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Hezbollah deploying for war on Israel’s border as sanctions choke Iran

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Lebanese terror group commanders say forces being sent to south for possible conflict, as pressure on Tehran grows

As tensions rose in the Persian Gulf over the weekend with Iran’s seizure of a British-flagged tanker, several commanders of Lebanese terror group Hezbollah, an Iranian proxy, said they were deploying forces for possible war with Israel, warning that the growing pressure from sanctions on Tehran could trigger such a conflict sooner rather than later.

Officers in the organization told the Daily Beast in a report published Friday that its forces were setting up for war on both Lebanon’s and Syria’s border with Israel.

“We will fire the first shot this time,” said “Samir,” identified as a Hezbollah officer commanding 800 fighters on the border with Israel. He did not give his real name as he is not allowed to speak to the media. “The sanctions now have us preparing for dealing with the Israeli front,” he told the US publication.

The 2006 Second Lebanon War began after Hezbollah launched a surprise attack on an Israel Defense Forces patrol on the northern border in July that year, killing three Israeli soldiers and capturing the bodies of two of them.

Samir, a veteran of that war, spoke of the group’s greatly improved capabilities, as well as new weaponry targeting aircraft and naval vessels acquired in Syria and a more “seasoned” fighting force after years of battle in the country alongside forces loyal to President Bashar Assad.

Samir said Hezbollah had been wanting to open a new front with Israel but was held back by Assad.

“Our wish before the war in Syria was to go and open a front in the Golan but [the Syrian Government] set a red line,” the commander said, describing the limits the Assad regime placed on Hezbollah’s operations in its territory. “Now there are no red lines.”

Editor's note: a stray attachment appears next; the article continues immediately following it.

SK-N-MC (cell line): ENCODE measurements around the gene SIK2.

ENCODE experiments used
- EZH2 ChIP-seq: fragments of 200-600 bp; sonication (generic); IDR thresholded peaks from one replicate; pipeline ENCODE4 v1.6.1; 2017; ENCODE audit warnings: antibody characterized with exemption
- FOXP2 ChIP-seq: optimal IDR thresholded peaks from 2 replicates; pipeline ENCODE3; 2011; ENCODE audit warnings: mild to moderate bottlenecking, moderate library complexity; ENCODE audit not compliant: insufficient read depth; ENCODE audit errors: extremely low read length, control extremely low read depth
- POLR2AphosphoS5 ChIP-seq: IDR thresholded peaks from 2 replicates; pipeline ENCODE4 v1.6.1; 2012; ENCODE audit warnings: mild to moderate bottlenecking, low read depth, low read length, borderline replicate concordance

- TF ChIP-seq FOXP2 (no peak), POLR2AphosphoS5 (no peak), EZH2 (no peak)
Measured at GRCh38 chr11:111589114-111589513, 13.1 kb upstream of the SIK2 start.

Samir indicated that a new conflict with Israel would be “nothing like those that came before.” And he said Hezbollah could be deployed if Iran is pushed into a corner.

“If any missile hits Iran, it will be treated like Israel did it,” he said.

Samir said the punitive measures on Iran were being felt by the terror group as Tehran reduced financial support and salaries for Hezbollah fighters were cut.

According to Times of Israel, Another commander, “Assir,” noted that many Hezbollah fighters returning from the conflict in Syria were being sent to the Israeli border.

“People who finish their mission in Syria go to the south,” he said. “There are some units in Syria but a lot go back to Lebanon or to the Golan. Thousands have come back.”

A third commander who spoke to the Daily Beast, identified as “Ayman,” said that despite military readiness, there was a strong desire to avoid war as the devastation of the 2006 conflict is well remembered.

The 34-day war saw thousands of rockets rain down on Israel’s northern region and claimed the lives 160 Israelis, most of them soldiers, and nearly 1,200 Lebanese, including several hundred Hezbollah fighters, according to the Israeli army.

In the 13 years since that summer war, Israel has repeatedly accused Hezbollah of violating United Nations resolution 1701, which ended the war. In June, the head of the IDF Northern Command, Maj. Gen. Amir Baram, threatened overt and covert action against Hezbollah and Lebanon, in response to its efforts to build up terrorist infrastructure along the border.

Hezbollah, Baram said, was “building infrastructure in the villages right here across [the border] and trying to threaten us with attack forces.”

The Northern Command chief said that in a future war against the terror group the country of Lebanon was likely to “pay a heavy price” for allowing Hezbollah to take root there.

“Hezbollah’s loyalty was and remains to the supreme leader of Iran, not to the citizens of Lebanon. As a direct result of this, the nation of Lebanon will pay a heavy price in the next campaign for cooperating with Shiite terror,” Baram said, referring to the sect of Islam practiced by Hezbollah and Iran.

Since the Syrian civil war began in 2011, the Israeli military has acknowledged carrying out hundreds of airstrikes in Syria on targets linked to Iran and Hezbollah.

Israel has accused Iran of seeking to establish a military presence in Syria that could threaten Israeli security and attempting to transfer advanced weaponry to Hezbollah, which Jerusalem has vowed to prevent.

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